The International Olympic Committee is reportedly investigating homophobic and transphobic comments made on Russian television this week.
As reported by The Times, members of the LGBTQ community were referred to as "dirt", "perverts" and "psychopaths" on programs 60 Minutes and Time Will Tell.
Russian presenter Olga Skabeyeva took aim at British diver Tom Daley on Rossiya 1's 60 Minutes after he won gold in the men's 10m synchronised platform final at the Tokyo Games.
Aleksandr Bondar and Viktor Minibaev of the Russian Olympic Committee claimed bronze in the event.
"In Britain, of course, they have their own values," Skabeyeva said over images of Daley with husband Dustin Lance Black.
"If these guys weren't raising a child together, then it'd be their business. They at least compete with other blokes."
Skabeyeva then reportedly claimed it was unfair New Zealand weightlifter Laurel Hubbard was competing against other women at the Tokyo Games.
Hubbard contested the +87kg weightlifting category in a debut the IOC described as the first appearance by an openly transgender woman at an Olympics.
Russian politician Alexei Zhuravlev added: "We stand opposed to all this profanity and perversion … We stand against this scum."
Zhuravlev then argued members of the LGBT community should not be allowed to compete in the Olympics.
Meanwhile on Channel One's Time Will Tell, presenter Anatoly Kuzichev put on a wig with pigtails and called transgender people "psychopaths", saying they needed psychiatric treatment.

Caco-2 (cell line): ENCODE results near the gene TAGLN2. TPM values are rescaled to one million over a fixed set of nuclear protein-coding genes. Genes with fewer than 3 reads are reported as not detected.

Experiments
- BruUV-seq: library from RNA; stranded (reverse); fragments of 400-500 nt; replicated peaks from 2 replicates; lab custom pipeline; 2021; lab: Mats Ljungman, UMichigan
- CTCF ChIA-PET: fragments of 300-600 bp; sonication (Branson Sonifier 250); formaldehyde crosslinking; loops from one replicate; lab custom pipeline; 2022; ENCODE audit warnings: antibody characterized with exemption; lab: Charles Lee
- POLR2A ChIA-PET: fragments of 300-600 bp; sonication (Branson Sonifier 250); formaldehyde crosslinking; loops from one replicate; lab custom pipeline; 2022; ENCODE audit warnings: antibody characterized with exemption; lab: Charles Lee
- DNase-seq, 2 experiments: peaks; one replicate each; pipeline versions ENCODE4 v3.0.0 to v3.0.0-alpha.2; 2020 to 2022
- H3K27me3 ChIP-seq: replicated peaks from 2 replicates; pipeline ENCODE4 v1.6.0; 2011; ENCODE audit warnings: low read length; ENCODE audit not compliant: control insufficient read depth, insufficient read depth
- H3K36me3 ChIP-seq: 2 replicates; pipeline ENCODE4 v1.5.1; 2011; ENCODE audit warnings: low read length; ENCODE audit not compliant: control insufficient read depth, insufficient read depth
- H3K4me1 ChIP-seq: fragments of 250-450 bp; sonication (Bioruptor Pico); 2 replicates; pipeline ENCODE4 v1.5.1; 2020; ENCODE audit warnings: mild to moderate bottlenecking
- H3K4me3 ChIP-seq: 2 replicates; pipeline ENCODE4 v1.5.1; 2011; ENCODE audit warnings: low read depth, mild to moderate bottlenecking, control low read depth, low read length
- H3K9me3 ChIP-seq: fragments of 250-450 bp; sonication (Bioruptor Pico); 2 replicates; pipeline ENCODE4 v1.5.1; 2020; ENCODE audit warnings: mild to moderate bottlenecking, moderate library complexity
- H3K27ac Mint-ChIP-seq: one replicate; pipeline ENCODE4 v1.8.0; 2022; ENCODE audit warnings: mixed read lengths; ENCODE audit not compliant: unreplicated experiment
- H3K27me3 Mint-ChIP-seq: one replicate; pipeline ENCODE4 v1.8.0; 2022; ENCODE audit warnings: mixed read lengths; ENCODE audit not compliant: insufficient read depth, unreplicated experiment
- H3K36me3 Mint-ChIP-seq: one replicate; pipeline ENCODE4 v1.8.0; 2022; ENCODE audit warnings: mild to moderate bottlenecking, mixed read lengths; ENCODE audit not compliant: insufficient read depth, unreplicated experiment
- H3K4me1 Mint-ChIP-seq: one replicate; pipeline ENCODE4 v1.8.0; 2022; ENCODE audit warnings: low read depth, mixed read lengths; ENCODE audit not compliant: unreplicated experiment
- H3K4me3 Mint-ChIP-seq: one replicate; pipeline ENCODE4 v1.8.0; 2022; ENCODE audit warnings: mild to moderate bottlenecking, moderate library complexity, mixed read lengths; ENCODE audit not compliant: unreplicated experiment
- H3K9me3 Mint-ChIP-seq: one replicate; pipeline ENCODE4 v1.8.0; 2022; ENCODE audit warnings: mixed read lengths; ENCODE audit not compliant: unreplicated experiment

The IOC said in a statement to the BBC: "We have been in contact with our contractual broadcasting partner in Russia in order to get clarity on the situation and to underline the fundamental principles of the Olympic charter and we are following up accordingly."
Speaking to Shortlist, Daley revealed he had skipped a Russian competition in 2014 because he believed it was "too risky and unsafe".
"Then, when everyone got back, I really kicked myself for not going," he said. "I'd let other people rule by fear."
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Following his Olympic triumph last week, Daley said: "I hope that any young LGBT person out there can see that no matter how alone you feel right now, you are not alone. That you can achieve anything and that there is a whole lot of your chosen family out here, ready to support you."
Daley will be hunting another medal in the men's 10m platform individual event on Saturday.
Meanwhile, Hubbard praised the IOC for showing "moral leadership" in adopting inclusive policies that allowed her to participate at the Games.
"I'm not sure that a role model is something I could ever aspire to be, instead I hope that just by being I can provide some sense of encouragement," she told reporters.